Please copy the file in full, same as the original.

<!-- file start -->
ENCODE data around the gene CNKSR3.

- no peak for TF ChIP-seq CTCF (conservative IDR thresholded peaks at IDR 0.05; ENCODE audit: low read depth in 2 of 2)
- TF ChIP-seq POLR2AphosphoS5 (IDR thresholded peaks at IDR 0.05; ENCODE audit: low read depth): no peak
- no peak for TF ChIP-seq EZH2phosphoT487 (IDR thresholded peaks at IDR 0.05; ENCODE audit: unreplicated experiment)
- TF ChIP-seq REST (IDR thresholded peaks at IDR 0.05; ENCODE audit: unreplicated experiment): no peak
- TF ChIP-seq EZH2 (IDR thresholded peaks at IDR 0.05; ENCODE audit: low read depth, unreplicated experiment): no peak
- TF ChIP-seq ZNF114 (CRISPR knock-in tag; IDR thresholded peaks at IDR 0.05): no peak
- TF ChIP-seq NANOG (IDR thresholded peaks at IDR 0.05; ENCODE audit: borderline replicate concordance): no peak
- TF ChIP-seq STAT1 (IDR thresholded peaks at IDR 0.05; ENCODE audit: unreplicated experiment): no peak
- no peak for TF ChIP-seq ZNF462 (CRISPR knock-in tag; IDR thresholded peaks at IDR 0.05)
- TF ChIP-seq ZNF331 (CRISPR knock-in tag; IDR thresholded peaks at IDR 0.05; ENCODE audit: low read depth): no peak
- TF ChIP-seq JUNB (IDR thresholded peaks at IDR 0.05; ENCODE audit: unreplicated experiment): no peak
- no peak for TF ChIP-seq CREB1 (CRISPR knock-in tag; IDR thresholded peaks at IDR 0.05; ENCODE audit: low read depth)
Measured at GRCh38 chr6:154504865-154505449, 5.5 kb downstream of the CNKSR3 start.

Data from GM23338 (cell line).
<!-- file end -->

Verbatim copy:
ENCODE data around the gene CNKSR3.

- no peak for TF ChIP-seq CTCF (conservative IDR thresholded peaks at IDR 0.05; ENCODE audit: low read depth in 2 of 2)
- TF ChIP-seq POLR2AphosphoS5 (IDR thresholded peaks at IDR 0.05; ENCODE audit: low read depth): no peak
- no peak for TF ChIP-seq EZH2phosphoT487 (IDR thresholded peaks at IDR 0.05; ENCODE audit: unreplicated experiment)
- TF ChIP-seq REST (IDR thresholded peaks at IDR 0.05; ENCODE audit: unreplicated experiment): no peak
- TF ChIP-seq EZH2 (IDR thresholded peaks at IDR 0.05; ENCODE audit: low read depth, unreplicated experiment): no peak
- TF ChIP-seq ZNF114 (CRISPR knock-in tag; IDR thresholded peaks at IDR 0.05): no peak
- TF ChIP-seq NANOG (IDR thresholded peaks at IDR 0.05; ENCODE audit: borderline replicate concordance): no peak
- TF ChIP-seq STAT1 (IDR thresholded peaks at IDR 0.05; ENCODE audit: unreplicated experiment): no peak
- no peak for TF ChIP-seq ZNF462 (CRISPR knock-in tag; IDR thresholded peaks at IDR 0.05)
- TF ChIP-seq ZNF331 (CRISPR knock-in tag; IDR thresholded peaks at IDR 0.05; ENCODE audit: low read depth): no peak
- TF ChIP-seq JUNB (IDR thresholded peaks at IDR 0.05; ENCODE audit: unreplicated experiment): no peak
- no peak for TF ChIP-seq CREB1 (CRISPR knock-in tag; IDR thresholded peaks at IDR 0.05; ENCODE audit: low read depth)
Measured at GRCh38 chr6:154504865-154505449, 5.5 kb downstream of the CNKSR3 start.

Data from GM23338 (cell line).